This tricksy, time-looping caper acts as a telling metaphor for the repeated resurgence of its leading man, Tom Cruise.
At the end of the 20th century, Tom Cruise hit his artistic peak, giving the best performances of his career in Eyes Wide Shut and Magnolia, before starring in some of the greatest blockbusters of the 2000s, including Collateral and War of the Worlds. It has now been almost a decade since Cruise’s last serious dramatic role, but the intervening years, in which he has gone from one high-concept blockbuster to the next, have seen him become the modern equivalent of an Old Hollywood player. His stardom is now what defines his work; channelling Cary Grant, he is charming, driven and unknowable – a face around whom movies are built. Like his Captain Nathan Algren in The Last Samurai, he is a man living by an old code in uncertain modern times.
This classical form of stardom is increasingly at odds with the new degrees of transparency demanded by modern showbusiness and, despite attracting Hollywood Babylon levels of gossip and intrigue, the man behind the star remains shrewdly concealed by his professional affability. Indeed, the genius of Tom Cruise in the 21st century lies in the way he reconciles his Golden Age persona with the demands of contemporary movie culture. This is the age of Cruise as actor-auteur, where his stardom is the nucleus of every picture he makes. In grandiose Hollywood style, one could even frame his trajectory in mythical terms: if the journey from hungry ’80s heartthrob to serious actor is his ‘Paradise Lost’, then his subsequent shift to blockbuster savant in the early 2010s is his ‘Paradise Regained’ – a return to more innocent days.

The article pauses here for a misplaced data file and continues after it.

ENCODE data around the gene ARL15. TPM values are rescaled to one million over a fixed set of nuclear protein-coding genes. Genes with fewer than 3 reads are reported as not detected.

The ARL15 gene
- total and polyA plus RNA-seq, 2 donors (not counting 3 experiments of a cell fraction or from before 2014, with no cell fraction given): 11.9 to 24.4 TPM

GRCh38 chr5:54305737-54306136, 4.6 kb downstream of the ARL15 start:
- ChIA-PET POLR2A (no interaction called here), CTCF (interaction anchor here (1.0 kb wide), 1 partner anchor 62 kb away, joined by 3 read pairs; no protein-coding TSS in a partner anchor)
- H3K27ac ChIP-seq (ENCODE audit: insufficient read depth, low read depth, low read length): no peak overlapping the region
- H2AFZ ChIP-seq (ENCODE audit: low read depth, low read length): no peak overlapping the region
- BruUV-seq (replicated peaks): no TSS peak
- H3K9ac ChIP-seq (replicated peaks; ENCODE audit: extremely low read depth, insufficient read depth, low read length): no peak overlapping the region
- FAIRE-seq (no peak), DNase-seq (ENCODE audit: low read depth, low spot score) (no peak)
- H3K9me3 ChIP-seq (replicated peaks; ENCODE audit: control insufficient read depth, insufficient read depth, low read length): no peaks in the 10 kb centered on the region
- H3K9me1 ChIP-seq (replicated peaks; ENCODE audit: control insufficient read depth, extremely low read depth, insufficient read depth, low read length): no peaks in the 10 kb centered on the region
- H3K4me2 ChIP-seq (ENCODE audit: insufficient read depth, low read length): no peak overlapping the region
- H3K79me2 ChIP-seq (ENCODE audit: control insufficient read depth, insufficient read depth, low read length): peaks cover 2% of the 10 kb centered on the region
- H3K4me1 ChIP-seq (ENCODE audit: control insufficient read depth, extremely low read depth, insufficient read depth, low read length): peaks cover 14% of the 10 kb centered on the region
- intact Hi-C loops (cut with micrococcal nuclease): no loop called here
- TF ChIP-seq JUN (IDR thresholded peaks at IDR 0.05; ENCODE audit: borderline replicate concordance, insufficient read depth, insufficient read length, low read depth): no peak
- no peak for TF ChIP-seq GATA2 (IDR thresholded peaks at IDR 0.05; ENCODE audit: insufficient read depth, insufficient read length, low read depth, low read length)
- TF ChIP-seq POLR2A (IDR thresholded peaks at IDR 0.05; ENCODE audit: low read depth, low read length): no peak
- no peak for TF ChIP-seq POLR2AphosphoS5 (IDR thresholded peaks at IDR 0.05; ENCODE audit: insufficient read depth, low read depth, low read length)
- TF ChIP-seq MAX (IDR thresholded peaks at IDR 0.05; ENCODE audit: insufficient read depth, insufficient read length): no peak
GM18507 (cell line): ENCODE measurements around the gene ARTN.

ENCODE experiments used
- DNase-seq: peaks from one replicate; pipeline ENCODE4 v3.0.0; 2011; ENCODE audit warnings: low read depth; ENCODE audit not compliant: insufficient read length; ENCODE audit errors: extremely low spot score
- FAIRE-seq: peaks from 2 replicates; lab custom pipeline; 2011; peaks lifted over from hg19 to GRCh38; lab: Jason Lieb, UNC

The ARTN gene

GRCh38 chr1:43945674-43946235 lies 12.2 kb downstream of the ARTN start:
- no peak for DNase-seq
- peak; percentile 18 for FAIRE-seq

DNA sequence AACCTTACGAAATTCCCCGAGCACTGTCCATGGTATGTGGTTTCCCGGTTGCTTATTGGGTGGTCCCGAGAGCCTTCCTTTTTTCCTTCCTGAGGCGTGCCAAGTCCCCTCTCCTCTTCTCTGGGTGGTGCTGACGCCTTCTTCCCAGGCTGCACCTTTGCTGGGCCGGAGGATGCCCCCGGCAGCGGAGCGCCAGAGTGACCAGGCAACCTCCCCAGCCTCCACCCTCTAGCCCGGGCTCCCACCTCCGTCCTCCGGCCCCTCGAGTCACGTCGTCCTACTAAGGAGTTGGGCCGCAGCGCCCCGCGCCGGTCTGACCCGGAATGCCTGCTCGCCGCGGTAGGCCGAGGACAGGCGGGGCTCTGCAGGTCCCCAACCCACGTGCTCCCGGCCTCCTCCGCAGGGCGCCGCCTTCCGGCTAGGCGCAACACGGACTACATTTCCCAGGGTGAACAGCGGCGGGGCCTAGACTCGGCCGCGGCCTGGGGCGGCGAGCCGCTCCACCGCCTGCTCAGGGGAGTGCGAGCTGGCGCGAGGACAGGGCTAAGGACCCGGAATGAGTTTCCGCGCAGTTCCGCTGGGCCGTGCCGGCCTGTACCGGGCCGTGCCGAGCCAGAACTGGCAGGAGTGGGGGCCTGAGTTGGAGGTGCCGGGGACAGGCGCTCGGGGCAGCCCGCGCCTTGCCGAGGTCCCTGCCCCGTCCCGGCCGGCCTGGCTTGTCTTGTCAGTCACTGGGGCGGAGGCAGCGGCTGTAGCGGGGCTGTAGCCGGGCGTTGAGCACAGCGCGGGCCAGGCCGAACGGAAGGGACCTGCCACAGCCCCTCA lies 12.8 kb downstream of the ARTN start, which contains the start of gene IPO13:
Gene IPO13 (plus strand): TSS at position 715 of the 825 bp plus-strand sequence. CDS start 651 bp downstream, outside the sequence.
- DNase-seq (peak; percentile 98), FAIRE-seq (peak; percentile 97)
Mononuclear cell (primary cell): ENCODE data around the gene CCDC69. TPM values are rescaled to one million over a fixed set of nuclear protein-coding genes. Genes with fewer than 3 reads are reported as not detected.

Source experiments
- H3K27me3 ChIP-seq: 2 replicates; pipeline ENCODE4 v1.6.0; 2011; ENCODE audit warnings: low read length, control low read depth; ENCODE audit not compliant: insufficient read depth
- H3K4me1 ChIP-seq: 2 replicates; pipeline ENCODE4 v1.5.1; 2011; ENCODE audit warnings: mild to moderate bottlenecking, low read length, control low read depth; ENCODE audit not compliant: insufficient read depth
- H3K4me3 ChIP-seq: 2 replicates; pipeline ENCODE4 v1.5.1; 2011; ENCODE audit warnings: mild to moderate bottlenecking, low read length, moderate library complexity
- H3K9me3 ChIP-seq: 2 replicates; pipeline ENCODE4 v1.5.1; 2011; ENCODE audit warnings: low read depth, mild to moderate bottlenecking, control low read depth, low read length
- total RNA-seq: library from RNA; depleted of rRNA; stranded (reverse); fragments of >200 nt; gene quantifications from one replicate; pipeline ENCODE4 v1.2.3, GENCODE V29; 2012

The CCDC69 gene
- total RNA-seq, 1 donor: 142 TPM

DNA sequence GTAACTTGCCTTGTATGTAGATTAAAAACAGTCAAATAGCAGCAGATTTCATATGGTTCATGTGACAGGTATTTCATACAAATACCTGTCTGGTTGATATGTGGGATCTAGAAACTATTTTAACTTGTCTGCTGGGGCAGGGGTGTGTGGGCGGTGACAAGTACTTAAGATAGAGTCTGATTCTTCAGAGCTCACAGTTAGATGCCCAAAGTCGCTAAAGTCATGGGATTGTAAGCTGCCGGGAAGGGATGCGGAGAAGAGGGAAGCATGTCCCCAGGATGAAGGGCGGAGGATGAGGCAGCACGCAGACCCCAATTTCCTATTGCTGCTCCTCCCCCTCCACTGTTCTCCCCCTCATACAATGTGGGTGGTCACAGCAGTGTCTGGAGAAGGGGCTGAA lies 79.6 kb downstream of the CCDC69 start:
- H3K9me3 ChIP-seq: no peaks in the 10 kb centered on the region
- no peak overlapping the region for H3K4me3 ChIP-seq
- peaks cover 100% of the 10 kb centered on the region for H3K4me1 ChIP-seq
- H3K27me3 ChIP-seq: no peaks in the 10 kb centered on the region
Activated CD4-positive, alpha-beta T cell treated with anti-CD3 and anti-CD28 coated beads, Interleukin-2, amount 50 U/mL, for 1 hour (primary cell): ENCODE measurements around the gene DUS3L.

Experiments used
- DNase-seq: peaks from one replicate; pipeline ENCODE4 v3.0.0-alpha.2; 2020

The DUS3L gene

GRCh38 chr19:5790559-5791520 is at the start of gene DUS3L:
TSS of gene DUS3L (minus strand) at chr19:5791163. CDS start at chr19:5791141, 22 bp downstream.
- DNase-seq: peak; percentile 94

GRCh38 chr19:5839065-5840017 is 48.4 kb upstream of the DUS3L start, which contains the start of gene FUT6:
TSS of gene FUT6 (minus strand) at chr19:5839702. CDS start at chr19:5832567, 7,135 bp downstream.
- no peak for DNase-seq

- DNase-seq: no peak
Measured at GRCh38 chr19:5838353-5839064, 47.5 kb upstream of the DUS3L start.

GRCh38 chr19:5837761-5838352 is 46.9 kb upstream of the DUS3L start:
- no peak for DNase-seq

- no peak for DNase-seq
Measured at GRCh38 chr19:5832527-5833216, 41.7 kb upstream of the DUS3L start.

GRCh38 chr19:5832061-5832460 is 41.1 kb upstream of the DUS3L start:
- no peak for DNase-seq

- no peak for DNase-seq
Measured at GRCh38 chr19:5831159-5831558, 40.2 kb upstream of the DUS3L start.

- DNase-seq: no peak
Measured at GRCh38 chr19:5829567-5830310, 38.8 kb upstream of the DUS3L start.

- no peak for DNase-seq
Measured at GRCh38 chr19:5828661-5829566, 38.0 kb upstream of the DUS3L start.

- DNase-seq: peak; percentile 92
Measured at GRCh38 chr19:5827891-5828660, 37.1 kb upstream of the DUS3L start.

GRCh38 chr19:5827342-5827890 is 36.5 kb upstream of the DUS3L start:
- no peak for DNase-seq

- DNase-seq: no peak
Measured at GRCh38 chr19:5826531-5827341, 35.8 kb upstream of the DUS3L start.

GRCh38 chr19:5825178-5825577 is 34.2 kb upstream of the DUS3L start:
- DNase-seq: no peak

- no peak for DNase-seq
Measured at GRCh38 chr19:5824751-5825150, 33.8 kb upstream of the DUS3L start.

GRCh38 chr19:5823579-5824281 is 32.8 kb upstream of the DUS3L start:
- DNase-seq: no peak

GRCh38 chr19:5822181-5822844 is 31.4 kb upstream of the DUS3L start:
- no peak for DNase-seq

In keeping with Cruise’s revivalist take on the classical Hollywood star, the films of this period – from Jack Reacher to Mission: Impossible – Rogue Nation – are all rooted in the aesthetic ideals of the end of the studio era in the late 1950s. Indeed, Cruise’s recent trajectory appears to be playing out as a revisionist take on this period of Hollywood cinema; playful, self-aware pictures with a postmodernist flair, in genres that have long fallen out of fashion – from the spy comedy Knight and Day to the comedy musical Rock of Ages – and in which Cruise is invariably paired with a younger actress. These traits replicate the models of films like Funny Face and Charade, late studio era vehicles that Stanley Donen made with ageing stars Fred Astaire and Cary Grant.
This subversive take on the notion of Cruise as the star-out-of-time reached its apex in 2014 with Doug Liman’s Edge of Tomorrow. If we take the interview sequence in Magnolia as the most self-reflexive moment for Cruise the actor, then Edge of Tomorrow is the corresponding moment for Cruise the star. A blockbuster about the state of the blockbuster, it’s the Starship Troopers of the 21st century, taking apart the medium itself, trait-by-trait, cliche-by-cliche, as well as sharply deconstructing Cruise’s star persona. Like Paul Verhoeven’s great movie satires, Edge of Tomorrow works because it is first and foremost a brilliant example of the very form it seeks to satirise.